Top 20 Ocean Software Games
A sci-fi FPS in which a space mercenary searches for his lost friend from the box art.
Things aren't looking too good. You'll never navigate off the planet on your own. Plus, all the heavy weapons have been taken by the assault team leaving you with only a pistol. If you only could get your hands around a plasma rifle or even a shotgun you could take a few down on your way out. Whatever killed your buddies deserves a couple of pellets in the forehead. Securing your helmet, you exit the landing pod. Hopefully you can find more substantial firepower somewhere within the station. As you walk through the main entrance of the base, you hear animal-like growls echoing through the distant corridors. They know you're here. There's no turning back now.
87 / 1002774.35
Contra (魂斗羅 Kontora), known as Probotector in Europe and Gryzor in Oceania, is a 1987 run and gun action game developed and published by Konami originally released as a coin-operated arcade game on February 20, 1987. A home version was released for the Nintendo Entertainment System in 1988, along with ports for various computer formats, including the MSX2. The home versions were localized in the PAL region as Gryzor on the various computer formats and as Probotector on the NES, released later. Several Contra sequels were produced following the original game.
84 / 100514.2
Micro Machines is a classic racing game. Simple, fast-paced and lots of fun. You are given the control of miniature cars, choppers, speedboats, racecars, tanks, jeeps, formulas and many more vehicles to choose and about 20 different tracks to drive on. You'll have to race AI opponents or your friends on various locations such as kitchen desks, pool tables, workshops, school desks, gardens, bathtubs etc.
83 / 100184.15
Worms combines the best elements from the very best games ever created. It requires great thought, strategy and elements of sheer outrageous fortune. It provides the players with an almost infinite range of playing possibilities. It does take a little while to get into the swing of things however and despite everyone’s insistence that you should not need to read a game manual to be able to play it. Worms can be played by 1-16 players at the same time - it’s a turn based game so you`ll only need one machine - but prepare to be at odds with your loved ones, get ready to shout abuse at your best friend and be willing to exact unadulterated terror on those who plot to hurt your worms.
79 / 100313.95
In his second adventure James Pond must retrieve the toys Dr Maybe has stolen. Pond has been armed with an Inspector Gadget-style stretch device, which he can use to view higher areas or claw onto ceilings so as to slide across them.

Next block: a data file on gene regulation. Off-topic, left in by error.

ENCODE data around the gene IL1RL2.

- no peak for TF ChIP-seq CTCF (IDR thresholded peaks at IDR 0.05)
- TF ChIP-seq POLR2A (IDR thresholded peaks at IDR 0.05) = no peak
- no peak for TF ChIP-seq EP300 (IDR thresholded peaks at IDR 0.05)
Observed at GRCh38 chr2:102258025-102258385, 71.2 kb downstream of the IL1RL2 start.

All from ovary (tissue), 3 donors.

The gameplay takes place across worlds themed around particular types of toys, such as sporting goods, candy and aircraft. The levels scroll sideways, although a small amount of vertical movement is included. On each level Pond must collect 2 penguins and reach the exit, although there are usually multiple exits and lots of secret areas to explore. After completing each pair of two worlds (each of which has three sub levels), a boss must be faced.
77 / 10073.85
Mario Bros. is an arcade game published and developed by Nintendo in 1983. It was developed by Shigeru Miyamoto.
Mario Bros. features two plumbers, Mario and Luigi, having to investigate the sewers of New York after strange creatures have been appearing down there. The objective of the game is to defeat all of the enemies in each phase. The mechanics of Mario Bros. involve only running and jumping. Unlike future Mario games, players cannot jump on enemies and squash them, unless they were already turned on their back. Each phase is a series of platforms with four pipes at each corner of the screen (in the old version along with an object called a "POW" block in the center). Both sides of every phase feature a mechanism that allows the player to go off-screen to the left and appear on the right and vice versa.
The player gains points by defeating multiple enemies consecutively and can participate in a bonus round to gain more points. Enemies are defeated by kicking them over once they have been flipped on their back. This is accomplished by hitting the platform the enemy is on directly beneath them. If the player allows too much time to pass after doing this, the enemy will flip itself back over, changing in color and increasing speed. Each phase has a certain number of enemies, with the final enemy immediately changing color and increasing its speed to maximum. There are three enemies in all: the Shellcreeper, which simply walks around; the Sidestepper, which requires two hits to flip over; and the Fighter Fly, which moves by jumping and can only be flipped when it is touching a platform. Players may also make use of the above-mentioned "POW" block, which flips any enemy touching a platform or the floor when a player hits it from below. This item can be used three times before it disappears. Coins appear whenever enemies are defeated and may be collected for bonus points.